This is what happens when you travel from one time zone to another. Basically, your circadian rhythms are messed up by the fact that your “normal” sleep and wake cycle is out of synch with the local day and night cycle.

  • Delayed sleep-wake phase disorder (DSWPD)

This is a circadian rhythm disorder which occurs when one’s sleep schedule is shifted by several hours. This tends to manifest in “night owls” or night shift workers who stay awake several hours after the “natural” sleep phase but still have to wake up at “normal” morning hours. This results in sluggishness and lethargy during the day.  

Some people think taking melatonin helps with chronic insomnia, but there isn’t much scientific proof of that. According to both the American Academy of Sleep Medicine and the American College of Physicians, there hasn’t been enough strong evidence supporting the effectiveness of melatonin supplements for insomnia.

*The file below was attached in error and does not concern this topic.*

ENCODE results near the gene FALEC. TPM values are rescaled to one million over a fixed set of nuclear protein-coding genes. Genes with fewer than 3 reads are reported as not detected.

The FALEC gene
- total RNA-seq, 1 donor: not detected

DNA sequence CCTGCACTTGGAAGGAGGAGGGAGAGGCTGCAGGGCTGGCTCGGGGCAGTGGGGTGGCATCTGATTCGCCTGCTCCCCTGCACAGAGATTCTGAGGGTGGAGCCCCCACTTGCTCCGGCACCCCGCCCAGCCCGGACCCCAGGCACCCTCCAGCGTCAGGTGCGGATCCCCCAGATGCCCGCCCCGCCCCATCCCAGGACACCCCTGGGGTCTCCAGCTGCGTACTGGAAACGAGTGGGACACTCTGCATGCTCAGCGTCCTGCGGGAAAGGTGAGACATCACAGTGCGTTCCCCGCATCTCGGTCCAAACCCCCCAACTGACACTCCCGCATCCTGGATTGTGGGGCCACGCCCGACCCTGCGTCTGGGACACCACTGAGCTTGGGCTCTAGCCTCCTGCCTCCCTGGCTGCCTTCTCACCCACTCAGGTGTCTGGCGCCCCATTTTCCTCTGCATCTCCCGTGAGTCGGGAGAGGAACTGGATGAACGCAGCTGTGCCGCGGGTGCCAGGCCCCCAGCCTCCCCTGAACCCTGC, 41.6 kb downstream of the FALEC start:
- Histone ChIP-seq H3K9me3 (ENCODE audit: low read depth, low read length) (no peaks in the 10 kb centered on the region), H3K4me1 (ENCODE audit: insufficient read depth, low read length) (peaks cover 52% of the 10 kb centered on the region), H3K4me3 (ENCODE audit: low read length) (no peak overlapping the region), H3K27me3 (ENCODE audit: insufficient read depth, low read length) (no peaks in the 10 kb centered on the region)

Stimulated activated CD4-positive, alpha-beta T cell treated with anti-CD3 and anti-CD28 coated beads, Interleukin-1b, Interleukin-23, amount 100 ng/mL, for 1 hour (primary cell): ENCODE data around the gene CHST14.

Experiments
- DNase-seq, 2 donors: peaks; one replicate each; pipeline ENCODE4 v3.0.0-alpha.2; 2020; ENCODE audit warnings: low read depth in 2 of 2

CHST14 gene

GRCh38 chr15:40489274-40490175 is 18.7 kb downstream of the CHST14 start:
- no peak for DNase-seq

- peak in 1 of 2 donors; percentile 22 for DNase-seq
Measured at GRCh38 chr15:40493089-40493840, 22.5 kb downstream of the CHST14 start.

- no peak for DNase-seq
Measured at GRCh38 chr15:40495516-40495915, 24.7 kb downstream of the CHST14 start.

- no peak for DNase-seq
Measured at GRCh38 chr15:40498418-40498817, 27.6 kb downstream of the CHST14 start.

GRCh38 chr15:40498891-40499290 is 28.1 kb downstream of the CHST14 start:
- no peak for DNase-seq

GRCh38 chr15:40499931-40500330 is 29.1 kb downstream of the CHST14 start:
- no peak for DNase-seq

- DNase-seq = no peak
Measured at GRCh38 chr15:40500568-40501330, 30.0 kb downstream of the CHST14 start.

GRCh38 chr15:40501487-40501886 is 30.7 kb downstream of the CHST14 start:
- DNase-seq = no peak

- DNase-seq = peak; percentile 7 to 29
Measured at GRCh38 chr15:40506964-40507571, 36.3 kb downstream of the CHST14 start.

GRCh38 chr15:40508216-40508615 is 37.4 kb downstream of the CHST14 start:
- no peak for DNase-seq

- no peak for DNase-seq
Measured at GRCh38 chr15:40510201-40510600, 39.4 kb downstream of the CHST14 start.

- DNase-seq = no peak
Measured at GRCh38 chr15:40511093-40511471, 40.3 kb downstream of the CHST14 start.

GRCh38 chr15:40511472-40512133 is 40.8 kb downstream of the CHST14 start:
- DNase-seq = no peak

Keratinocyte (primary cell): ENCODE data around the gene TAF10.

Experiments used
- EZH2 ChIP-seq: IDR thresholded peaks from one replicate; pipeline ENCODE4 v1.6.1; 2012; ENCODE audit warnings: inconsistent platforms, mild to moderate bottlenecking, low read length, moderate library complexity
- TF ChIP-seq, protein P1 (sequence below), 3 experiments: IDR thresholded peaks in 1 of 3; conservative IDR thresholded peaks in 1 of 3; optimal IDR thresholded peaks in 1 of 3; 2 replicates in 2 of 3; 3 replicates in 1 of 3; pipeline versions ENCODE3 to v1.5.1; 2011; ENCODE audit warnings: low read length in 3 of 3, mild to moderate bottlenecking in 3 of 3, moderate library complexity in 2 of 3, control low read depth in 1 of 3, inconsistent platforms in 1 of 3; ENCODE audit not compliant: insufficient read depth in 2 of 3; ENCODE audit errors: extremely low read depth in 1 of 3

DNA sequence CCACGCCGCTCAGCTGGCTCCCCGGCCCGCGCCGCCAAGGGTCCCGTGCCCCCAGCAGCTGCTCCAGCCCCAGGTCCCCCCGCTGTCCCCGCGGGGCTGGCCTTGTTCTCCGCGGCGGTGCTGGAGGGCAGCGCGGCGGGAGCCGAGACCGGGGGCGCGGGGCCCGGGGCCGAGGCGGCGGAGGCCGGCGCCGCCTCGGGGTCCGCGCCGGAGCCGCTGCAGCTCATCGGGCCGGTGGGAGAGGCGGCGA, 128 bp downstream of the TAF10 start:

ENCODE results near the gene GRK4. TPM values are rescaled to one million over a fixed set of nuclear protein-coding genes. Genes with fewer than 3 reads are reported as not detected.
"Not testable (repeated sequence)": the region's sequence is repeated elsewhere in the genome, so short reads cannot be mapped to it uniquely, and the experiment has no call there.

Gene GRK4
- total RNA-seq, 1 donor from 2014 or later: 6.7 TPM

It could, however, be beneficial for shift workers. There have been some studies that have shown that melatonin supplements can prevent people in the night shift from feeling sleepy at work or have difficulty falling asleep when their shift ends.

It is also believed to be beneficial for patients facing surgery as it can relieve their anxiety and make it easier for anesthetic to work.

Melatonin supplements and sleep mask on the blue background

How can I take melatonin?

Melatonin can be taken as a dietary supplement, usually in liquid or capsule form. There is no consensus on the “optimal dosage” that these supplements should contain, though the recommended dosages range from about .1 to 12 milligrams.